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Fr Ignatius McCormack has completed his first school year as principal of Clare’s largest post-primary school, his appointment by Bishop Fintan Monahan was met with criticism at the time but Monahan remains fully content with the decision.

Carmel Honan became the first female principal of St Flannan’s College in 2006 and stepped down last summer when she was appointed the first lay person principal at Glenstal Abbey.  She went through an interview process to get the Flannan’s job as did her predecessor Colm McDonagh. However, the same criteria was not followed as Fr McCormack was chosen for the post by Bishop Monahan without the job being advertised.

Despite Fr McCormack receiving national attention and disapproval because of the manner in which he succeeded Carmel Honan, the Bishop of the Killaloe Diocese stated “there was a very limited amount of criticism”.

“I checked, double checked and triple checked at the time that everything was legal and right and above board at the time so what I did was fully legitimate from the school management point of view. I knew in my heart and soul that Fr Ignatius was the right man for the job”.

St Flannans College, Ennis.

1,200 students are enrolled in the Ennis school which has a staff of 80 teachers, Bishop Monahan told The Clare Echo that he has received very positive feedback since appointing his fellow Offaly man.

“I’ve got a huge amount of praise for his outstanding work in the past year, it’s a very difficult job being in charge of a school of over a thousand people but from the feedback that I’ve generally got I think he’s doing an outstanding job and I wouldn’t have appointed him unless I felt he was the right man for the job”.

A former teacher at St Jarlath’s College for thirteen years, the country’s youngest bishop hinted that Fr Ignatius will not be in the role for an inordinate period of time. “As a priest his ministry will eventually revert back to parochial affairs, he will have a major contribution to education and the religious education to so many young people not only of Ennis but the surrounding area, I feel that he will have made a huge contribution in that area for a limited number of time and then the job will be open again for competition for whoever wishes to apply for it in the near future, whatever number of years he’d be in charge for”.

Since the result of the Eighth Amendment, there has been commentary on diluting the church’s role in schools across the country. Discussion has also focused on the removal of the baptism barrier in primary schools. “The baptism barrier is an unfortunate term, that difficulty doesn’t exist rural areas it’s just an issue in Dublin where there’s a crisis of accommodation, there’s never a baptism barrier in rural areas where people are crying out for extra numbers, generally there’s no issue of refusing people except perhaps in urban areas that are oversubscribed.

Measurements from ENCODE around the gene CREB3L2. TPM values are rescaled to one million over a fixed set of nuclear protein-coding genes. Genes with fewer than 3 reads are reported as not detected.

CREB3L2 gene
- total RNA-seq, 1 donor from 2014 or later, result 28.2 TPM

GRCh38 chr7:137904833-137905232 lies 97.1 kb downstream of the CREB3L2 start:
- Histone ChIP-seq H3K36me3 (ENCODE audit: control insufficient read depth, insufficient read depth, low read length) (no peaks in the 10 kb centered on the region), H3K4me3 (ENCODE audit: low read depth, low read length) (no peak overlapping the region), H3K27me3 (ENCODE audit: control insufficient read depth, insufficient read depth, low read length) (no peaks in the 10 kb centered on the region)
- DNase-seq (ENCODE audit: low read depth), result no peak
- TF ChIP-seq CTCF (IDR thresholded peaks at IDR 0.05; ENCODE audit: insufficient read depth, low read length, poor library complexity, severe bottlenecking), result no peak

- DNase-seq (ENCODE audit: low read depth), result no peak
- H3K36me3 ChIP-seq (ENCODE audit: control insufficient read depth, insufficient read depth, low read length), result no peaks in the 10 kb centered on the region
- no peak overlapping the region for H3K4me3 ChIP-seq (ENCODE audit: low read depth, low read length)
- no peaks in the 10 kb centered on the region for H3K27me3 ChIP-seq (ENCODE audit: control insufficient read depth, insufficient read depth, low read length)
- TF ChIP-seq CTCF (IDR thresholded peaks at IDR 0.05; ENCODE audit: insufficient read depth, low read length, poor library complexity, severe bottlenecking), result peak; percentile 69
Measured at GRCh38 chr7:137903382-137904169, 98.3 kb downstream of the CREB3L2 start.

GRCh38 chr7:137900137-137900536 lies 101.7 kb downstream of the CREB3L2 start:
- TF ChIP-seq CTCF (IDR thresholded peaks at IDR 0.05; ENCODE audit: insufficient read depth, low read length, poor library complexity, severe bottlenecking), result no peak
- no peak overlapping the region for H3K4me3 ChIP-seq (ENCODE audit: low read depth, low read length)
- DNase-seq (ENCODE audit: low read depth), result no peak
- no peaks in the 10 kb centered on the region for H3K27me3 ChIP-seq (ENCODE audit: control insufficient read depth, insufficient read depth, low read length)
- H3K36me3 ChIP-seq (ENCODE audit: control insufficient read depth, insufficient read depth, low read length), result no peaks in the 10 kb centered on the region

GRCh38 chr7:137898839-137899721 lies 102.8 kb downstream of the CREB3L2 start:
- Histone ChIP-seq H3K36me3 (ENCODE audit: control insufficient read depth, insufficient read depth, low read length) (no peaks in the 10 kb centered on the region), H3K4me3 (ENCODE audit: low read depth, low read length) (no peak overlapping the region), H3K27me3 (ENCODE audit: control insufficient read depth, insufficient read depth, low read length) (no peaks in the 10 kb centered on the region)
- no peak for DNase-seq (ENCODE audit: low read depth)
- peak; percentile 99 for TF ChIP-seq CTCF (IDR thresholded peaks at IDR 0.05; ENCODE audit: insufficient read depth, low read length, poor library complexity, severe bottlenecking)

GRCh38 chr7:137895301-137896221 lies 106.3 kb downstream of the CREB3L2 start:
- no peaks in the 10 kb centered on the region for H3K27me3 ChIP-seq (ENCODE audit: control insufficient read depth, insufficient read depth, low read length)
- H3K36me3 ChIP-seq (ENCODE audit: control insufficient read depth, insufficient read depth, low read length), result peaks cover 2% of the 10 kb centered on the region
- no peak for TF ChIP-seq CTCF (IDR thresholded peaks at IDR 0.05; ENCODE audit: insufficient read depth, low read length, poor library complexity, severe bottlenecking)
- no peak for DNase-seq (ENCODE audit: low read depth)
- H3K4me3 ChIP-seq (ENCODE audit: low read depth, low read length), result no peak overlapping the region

“In general I think people are very happy with the catholic ethos of schools but I think it would be my approach and the approach of most dioceses, most bishops, most religious congregations that if it was the will of the people that the church wouldn’t be involved that’s fine”. He added, “the church would have no interest in dominating education or certainly being involved if it wasn’t the desire of parents and that would be totally respected”.

The fifty one year old feels recent debates have forgot the positive role the church has played in providing education services. “It has to be said that the church has given phenomenal service to the whole area of education, it started at a time where they were the only providers and did a huge amount of work in gathering local funds for it and I think that has largely been forgotten in this debate and it’s important to say that but it’s a role of service”.

He continued, “The vast majority of rural people from the sense I get from going around to confirmations and visiting schools both primary and secondary is that people in general are very happy with the wonderful service that they’re getting and the catholic ethos that is there”.

Bishop Monahan concluded, “The process of divestment has been looked at in recent years and a good bit of progress has been made in relation to it and the surveys are in eighteen or twenty areas of the country and interesting to see what they throw up and the dialogue then between the bodies that are interested, Educate Together, ETB, the Department of Education and the Church all get together and look at what can be done to move forward in a very constructive way according to the will of the people”.

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